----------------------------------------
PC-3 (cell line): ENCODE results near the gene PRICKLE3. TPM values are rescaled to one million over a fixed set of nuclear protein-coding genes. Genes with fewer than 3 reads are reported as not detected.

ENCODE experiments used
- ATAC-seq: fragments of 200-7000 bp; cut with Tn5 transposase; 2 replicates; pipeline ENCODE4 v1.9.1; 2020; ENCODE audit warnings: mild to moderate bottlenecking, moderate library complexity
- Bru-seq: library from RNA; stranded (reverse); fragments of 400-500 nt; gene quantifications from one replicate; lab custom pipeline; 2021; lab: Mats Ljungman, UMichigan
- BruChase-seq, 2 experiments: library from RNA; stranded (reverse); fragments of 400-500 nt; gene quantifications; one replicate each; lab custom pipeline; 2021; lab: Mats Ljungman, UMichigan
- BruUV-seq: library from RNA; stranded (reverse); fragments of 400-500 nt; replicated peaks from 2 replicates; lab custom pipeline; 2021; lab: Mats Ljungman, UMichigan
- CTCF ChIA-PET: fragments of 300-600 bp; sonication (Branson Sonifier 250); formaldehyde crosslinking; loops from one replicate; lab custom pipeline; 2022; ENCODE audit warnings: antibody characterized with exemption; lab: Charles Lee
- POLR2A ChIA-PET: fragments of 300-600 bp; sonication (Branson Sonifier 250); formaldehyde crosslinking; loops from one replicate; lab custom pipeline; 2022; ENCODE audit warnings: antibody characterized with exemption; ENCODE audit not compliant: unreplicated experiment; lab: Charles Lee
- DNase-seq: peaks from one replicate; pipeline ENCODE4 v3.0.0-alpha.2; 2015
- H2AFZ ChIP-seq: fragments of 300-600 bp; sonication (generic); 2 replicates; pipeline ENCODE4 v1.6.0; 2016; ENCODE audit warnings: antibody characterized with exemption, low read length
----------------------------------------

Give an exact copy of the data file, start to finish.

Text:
PC-3 (cell line): ENCODE results near the gene PRICKLE3. TPM values are rescaled to one million over a fixed set of nuclear protein-coding genes. Genes with fewer than 3 reads are reported as not detected.

ENCODE experiments used
- ATAC-seq: fragments of 200-7000 bp; cut with Tn5 transposase; 2 replicates; pipeline ENCODE4 v1.9.1; 2020; ENCODE audit warnings: mild to moderate bottlenecking, moderate library complexity
- Bru-seq: library from RNA; stranded (reverse); fragments of 400-500 nt; gene quantifications from one replicate; lab custom pipeline; 2021; lab: Mats Ljungman, UMichigan
- BruChase-seq, 2 experiments: library from RNA; stranded (reverse); fragments of 400-500 nt; gene quantifications; one replicate each; lab custom pipeline; 2021; lab: Mats Ljungman, UMichigan
- BruUV-seq: library from RNA; stranded (reverse); fragments of 400-500 nt; replicated peaks from 2 replicates; lab custom pipeline; 2021; lab: Mats Ljungman, UMichigan
- CTCF ChIA-PET: fragments of 300-600 bp; sonication (Branson Sonifier 250); formaldehyde crosslinking; loops from one replicate; lab custom pipeline; 2022; ENCODE audit warnings: antibody characterized with exemption; lab: Charles Lee
- POLR2A ChIA-PET: fragments of 300-600 bp; sonication (Branson Sonifier 250); formaldehyde crosslinking; loops from one replicate; lab custom pipeline; 2022; ENCODE audit warnings: antibody characterized with exemption; ENCODE audit not compliant: unreplicated experiment; lab: Charles Lee
- DNase-seq: peaks from one replicate; pipeline ENCODE4 v3.0.0-alpha.2; 2015
- H2AFZ ChIP-seq: fragments of 300-600 bp; sonication (generic); 2 replicates; pipeline ENCODE4 v1.6.0; 2016; ENCODE audit warnings: antibody characterized with exemption, low read length